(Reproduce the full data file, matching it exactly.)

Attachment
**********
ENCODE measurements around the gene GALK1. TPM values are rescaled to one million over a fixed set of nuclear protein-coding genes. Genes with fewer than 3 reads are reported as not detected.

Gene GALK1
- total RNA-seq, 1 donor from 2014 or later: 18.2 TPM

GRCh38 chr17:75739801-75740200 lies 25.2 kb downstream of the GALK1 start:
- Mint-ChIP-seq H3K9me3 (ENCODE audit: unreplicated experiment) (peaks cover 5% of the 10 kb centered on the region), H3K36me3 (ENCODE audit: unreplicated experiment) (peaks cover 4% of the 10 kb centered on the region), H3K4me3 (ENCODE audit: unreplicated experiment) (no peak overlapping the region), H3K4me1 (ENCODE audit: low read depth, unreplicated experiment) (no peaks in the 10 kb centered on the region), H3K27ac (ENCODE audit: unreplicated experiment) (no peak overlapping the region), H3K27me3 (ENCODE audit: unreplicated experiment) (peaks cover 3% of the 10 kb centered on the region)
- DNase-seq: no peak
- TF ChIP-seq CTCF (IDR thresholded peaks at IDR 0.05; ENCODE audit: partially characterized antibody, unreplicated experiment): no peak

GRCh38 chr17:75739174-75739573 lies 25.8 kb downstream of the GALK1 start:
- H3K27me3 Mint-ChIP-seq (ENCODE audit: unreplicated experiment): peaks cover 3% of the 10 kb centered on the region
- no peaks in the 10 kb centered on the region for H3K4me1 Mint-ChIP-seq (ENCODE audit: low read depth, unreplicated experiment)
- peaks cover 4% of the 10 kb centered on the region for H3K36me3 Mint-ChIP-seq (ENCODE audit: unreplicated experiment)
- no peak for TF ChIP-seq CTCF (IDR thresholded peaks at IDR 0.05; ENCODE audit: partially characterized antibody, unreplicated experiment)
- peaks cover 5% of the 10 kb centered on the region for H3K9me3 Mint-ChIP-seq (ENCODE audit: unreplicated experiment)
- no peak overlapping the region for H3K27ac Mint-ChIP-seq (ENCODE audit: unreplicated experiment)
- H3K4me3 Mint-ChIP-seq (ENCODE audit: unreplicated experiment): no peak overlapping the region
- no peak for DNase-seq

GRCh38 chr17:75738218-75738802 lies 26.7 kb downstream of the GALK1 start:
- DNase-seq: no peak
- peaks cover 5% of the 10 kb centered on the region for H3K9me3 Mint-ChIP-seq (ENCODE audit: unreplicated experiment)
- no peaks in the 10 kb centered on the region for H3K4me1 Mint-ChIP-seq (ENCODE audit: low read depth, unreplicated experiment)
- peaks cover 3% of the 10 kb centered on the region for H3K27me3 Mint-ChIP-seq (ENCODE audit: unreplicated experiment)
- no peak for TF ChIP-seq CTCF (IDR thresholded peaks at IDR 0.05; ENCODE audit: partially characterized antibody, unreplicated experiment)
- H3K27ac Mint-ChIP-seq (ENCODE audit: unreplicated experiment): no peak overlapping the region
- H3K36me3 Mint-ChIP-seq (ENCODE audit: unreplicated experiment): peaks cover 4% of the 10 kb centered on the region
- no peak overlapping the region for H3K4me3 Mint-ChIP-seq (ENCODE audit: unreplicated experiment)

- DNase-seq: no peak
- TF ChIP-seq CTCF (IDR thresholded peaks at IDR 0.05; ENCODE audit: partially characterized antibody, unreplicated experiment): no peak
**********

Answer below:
ENCODE measurements around the gene GALK1. TPM values are rescaled to one million over a fixed set of nuclear protein-coding genes. Genes with fewer than 3 reads are reported as not detected.

Gene GALK1
- total RNA-seq, 1 donor from 2014 or later: 18.2 TPM

GRCh38 chr17:75739801-75740200 lies 25.2 kb downstream of the GALK1 start:
- Mint-ChIP-seq H3K9me3 (ENCODE audit: unreplicated experiment) (peaks cover 5% of the 10 kb centered on the region), H3K36me3 (ENCODE audit: unreplicated experiment) (peaks cover 4% of the 10 kb centered on the region), H3K4me3 (ENCODE audit: unreplicated experiment) (no peak overlapping the region), H3K4me1 (ENCODE audit: low read depth, unreplicated experiment) (no peaks in the 10 kb centered on the region), H3K27ac (ENCODE audit: unreplicated experiment) (no peak overlapping the region), H3K27me3 (ENCODE audit: unreplicated experiment) (peaks cover 3% of the 10 kb centered on the region)
- DNase-seq: no peak
- TF ChIP-seq CTCF (IDR thresholded peaks at IDR 0.05; ENCODE audit: partially characterized antibody, unreplicated experiment): no peak

GRCh38 chr17:75739174-75739573 lies 25.8 kb downstream of the GALK1 start:
- H3K27me3 Mint-ChIP-seq (ENCODE audit: unreplicated experiment): peaks cover 3% of the 10 kb centered on the region
- no peaks in the 10 kb centered on the region for H3K4me1 Mint-ChIP-seq (ENCODE audit: low read depth, unreplicated experiment)
- peaks cover 4% of the 10 kb centered on the region for H3K36me3 Mint-ChIP-seq (ENCODE audit: unreplicated experiment)
- no peak for TF ChIP-seq CTCF (IDR thresholded peaks at IDR 0.05; ENCODE audit: partially characterized antibody, unreplicated experiment)
- peaks cover 5% of the 10 kb centered on the region for H3K9me3 Mint-ChIP-seq (ENCODE audit: unreplicated experiment)
- no peak overlapping the region for H3K27ac Mint-ChIP-seq (ENCODE audit: unreplicated experiment)
- H3K4me3 Mint-ChIP-seq (ENCODE audit: unreplicated experiment): no peak overlapping the region
- no peak for DNase-seq

GRCh38 chr17:75738218-75738802 lies 26.7 kb downstream of the GALK1 start:
- DNase-seq: no peak
- peaks cover 5% of the 10 kb centered on the region for H3K9me3 Mint-ChIP-seq (ENCODE audit: unreplicated experiment)
- no peaks in the 10 kb centered on the region for H3K4me1 Mint-ChIP-seq (ENCODE audit: low read depth, unreplicated experiment)
- peaks cover 3% of the 10 kb centered on the region for H3K27me3 Mint-ChIP-seq (ENCODE audit: unreplicated experiment)
- no peak for TF ChIP-seq CTCF (IDR thresholded peaks at IDR 0.05; ENCODE audit: partially characterized antibody, unreplicated experiment)
- H3K27ac Mint-ChIP-seq (ENCODE audit: unreplicated experiment): no peak overlapping the region
- H3K36me3 Mint-ChIP-seq (ENCODE audit: unreplicated experiment): peaks cover 4% of the 10 kb centered on the region
- no peak overlapping the region for H3K4me3 Mint-ChIP-seq (ENCODE audit: unreplicated experiment)

- DNase-seq: no peak
- TF ChIP-seq CTCF (IDR thresholded peaks at IDR 0.05; ENCODE audit: partially characterized antibody, unreplicated experiment): no peak